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Pennsylvania’s (current) 18th CD: The top of the levee

March 13th, 2018, 9:08pm by Sam Wang

Whoever wins today’s special election to fill the open Congressional seat in Pennsylvania’s 18th District, it wasn’t supposed to be close. It’s part of a statewide partisan gerrymander, a district that a generic Republican ought to win by about 20 points. In November 2016, Donald Trump got 58% to Hillary Clinton’s 39%. The closeness of the race suggests there’s a massive wave of discontent with the Republicans.

If Conor Lamb (D) wins, that doesn’t mean that gerrymanders don’t matter. Instead, it means that even the highest levee can be breached if the wave is high enough. This year’s potential Democratic wave is evidently very high indeed. If this race is near-tied in a district that Donald Trump carried by 19 points in 2016, that is a massive swing – consistent with other special elections in 2018, which have swung by a median of 23 points toward Democrats.

Follow the NYT predictive tracker here, and DailyKos Elections here.

Tags: 2018 Election

15 Comments so far ↓

  • James

    Is it possible for gerrymandering to backfire and actuality lead the party in power with fewer seats? For instance, what if Republicans create a bunch of districts that are supposed to be R+10, and Democrats outperform by 15 points, capturing most of the red districts in addition to the packed blue ones?

    • Sam Wang

      Yes, but that’s an example of the levee being breached. That’s my point.

    • Pechmerle

      Brennan Center is just out with a detailed study, with special emphasis on swing states, suggesting that to “breach the levee” nationally in 2018 the Dems would need a wave of a magnitude not seen in the past several decades. They argue that the 2010 Repub. gerrymanders were crafted well enough to be highly resistant to change in the state-wide distribution of Congressional seats. On their numbers, it often takes an extraordinary shift in the generic Congressional ballot – even into the 20 percent range – for the Dems to take one more seat than what they were getting in the particular state in 2012, -14, -16.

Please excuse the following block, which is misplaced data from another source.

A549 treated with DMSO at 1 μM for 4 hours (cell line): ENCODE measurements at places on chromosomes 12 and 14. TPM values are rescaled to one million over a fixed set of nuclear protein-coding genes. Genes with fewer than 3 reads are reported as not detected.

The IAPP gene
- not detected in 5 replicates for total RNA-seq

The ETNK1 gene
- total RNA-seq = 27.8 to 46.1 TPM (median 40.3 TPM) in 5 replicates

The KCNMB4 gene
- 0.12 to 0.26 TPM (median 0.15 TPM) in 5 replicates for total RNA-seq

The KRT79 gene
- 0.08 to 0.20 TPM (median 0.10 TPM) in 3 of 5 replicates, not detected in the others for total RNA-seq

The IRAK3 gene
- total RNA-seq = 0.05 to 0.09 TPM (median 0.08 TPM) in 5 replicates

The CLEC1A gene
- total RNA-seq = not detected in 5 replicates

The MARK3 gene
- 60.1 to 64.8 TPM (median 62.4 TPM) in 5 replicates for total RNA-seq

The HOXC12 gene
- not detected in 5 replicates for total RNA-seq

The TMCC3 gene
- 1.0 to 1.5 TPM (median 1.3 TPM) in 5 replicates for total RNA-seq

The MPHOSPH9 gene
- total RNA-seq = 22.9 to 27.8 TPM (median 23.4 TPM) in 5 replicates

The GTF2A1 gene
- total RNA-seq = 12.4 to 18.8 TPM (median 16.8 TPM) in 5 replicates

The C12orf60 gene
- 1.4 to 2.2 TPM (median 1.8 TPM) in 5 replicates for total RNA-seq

Depressing reading.

    • Sam Wang

      Probably overstated. I think the national win has to be about 8 percentage points.

  • Sean Santos

    It seems like absentee ballots are likely to decide this election. I’m curious if anyone knows how often that happens? And if there’s a systematic bias (i.e. a net plus for D or R) in absentee ballots relative to the district or state they are cast for?

    My belief has been (and still is) that absentee ballots are pretty negligible compared to the margin of error of the polls in pretty much any race (e.g. in this race absentee ballots overall will be about 3% of the total I think?), but if there’s any hard data in favor of or against that general idea I’d be curious.

    • 538 Refugee

      Accounts I read last night said the outstanding ballots would have to break ‘bigly’ for the Republican candidate. Most outlets had the remaining count around 3200 except for Fox who had it at 3900. I think Lamb and the Democrats claiming victory was an indication they didn’t think there would be enough to change the outcome.

    • Sean Santos

      @538 Refugee

      My point wasn’t that the *remaining* ballots would actually *swing* the outcome, but that the margin was thin enough that the absentee ballots made a significant difference. I don’t know where to find data on absentee vs. non-absentee votes officially (if the state even has that on a public website somewhere?), but my recollection is that at one point the reports were that all the non-absentee ballots were in except for in two precincts, but none of the absentee ballots were counted yet. At that point the margin was ridiculously tight: by the AP’s count, Lamb was up by 95 votes, but the remaining two precincts were in heavily Republican-leaning Westmoreland County.

      If that’s right, and we take this tweet at face value, the non-absentee vote would have given Saccone the win by a razor-thin 109 votes: